| What is a fallacy? A fallacy is a false idea that acts as an obstacle, preventing someone from understanding a particular topic. Fallacies are quite often used in arguments as deceptive maneuvers to mislead a person who is attempting to determine truth and make sense of a situation. Within the studies of logic, many of these fallacies are identified and given specific names. This way, someone can more easily spot a misleading idea before it enters their consciousness and becomes a part of their worldview.

I’m sure it will come as no surprise to the reader, but the political world is consumed with fallacies. Most of the information in the mainstream media, in public schools, and in government officials’ speeches are riddled with deception, lies, and fallacies.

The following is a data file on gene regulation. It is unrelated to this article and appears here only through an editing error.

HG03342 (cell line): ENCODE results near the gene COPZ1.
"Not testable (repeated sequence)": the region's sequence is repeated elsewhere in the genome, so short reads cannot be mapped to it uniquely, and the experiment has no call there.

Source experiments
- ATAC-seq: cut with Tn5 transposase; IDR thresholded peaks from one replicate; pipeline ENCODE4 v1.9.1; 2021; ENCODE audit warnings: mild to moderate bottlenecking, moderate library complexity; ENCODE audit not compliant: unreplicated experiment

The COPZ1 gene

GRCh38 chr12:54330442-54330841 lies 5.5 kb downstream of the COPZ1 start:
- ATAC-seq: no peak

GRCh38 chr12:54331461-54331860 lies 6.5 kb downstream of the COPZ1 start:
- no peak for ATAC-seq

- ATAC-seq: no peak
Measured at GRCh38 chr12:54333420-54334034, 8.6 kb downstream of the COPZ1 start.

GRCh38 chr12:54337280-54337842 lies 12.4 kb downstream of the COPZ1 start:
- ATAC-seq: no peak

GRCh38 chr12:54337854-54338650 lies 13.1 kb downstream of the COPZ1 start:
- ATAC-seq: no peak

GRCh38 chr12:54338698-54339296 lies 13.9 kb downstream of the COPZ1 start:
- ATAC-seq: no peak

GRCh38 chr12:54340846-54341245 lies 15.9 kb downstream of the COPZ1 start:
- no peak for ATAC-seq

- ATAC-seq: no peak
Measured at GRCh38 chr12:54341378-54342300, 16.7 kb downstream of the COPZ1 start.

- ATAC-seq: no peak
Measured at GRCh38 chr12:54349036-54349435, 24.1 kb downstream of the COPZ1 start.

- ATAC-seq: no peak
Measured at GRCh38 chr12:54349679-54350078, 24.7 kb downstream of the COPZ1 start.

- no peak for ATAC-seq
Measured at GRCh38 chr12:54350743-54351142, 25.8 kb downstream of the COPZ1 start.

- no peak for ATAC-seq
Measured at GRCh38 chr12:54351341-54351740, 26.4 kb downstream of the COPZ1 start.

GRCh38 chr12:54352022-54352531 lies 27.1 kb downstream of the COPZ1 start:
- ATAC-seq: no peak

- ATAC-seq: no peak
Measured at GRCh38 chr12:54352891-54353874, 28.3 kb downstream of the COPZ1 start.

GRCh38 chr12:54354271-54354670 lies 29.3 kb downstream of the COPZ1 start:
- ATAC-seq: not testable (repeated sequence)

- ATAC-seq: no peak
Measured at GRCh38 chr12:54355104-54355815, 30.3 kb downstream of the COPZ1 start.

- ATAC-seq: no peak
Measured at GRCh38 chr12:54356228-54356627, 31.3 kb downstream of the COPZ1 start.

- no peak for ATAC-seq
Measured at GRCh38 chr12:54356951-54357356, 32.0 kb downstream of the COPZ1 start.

To sustain an organization that is rooted in lies and uses violence in its every interaction, it is necessary for government to employ fallacies on a constant basis to justify the destructive and irrational nature of its actions. One of the most frequently used fallacies in regards to economics, especially in times of war, is “the broken window fallacy”.

“The broken window fallacy” is a term used to debunk the popular but false argument that the destruction of property stimulates economic growth by creating messes that people will eventually be paid to clean up. This is one of the arguments that we typically hear to defend war. People say that war is good for the economy because it creates jobs. However, the fatal flaw in this logic is that it fails to consider that a better outcome could have been possible had war resources been used for creation instead of destruction. Read Entire Article

By John Vibes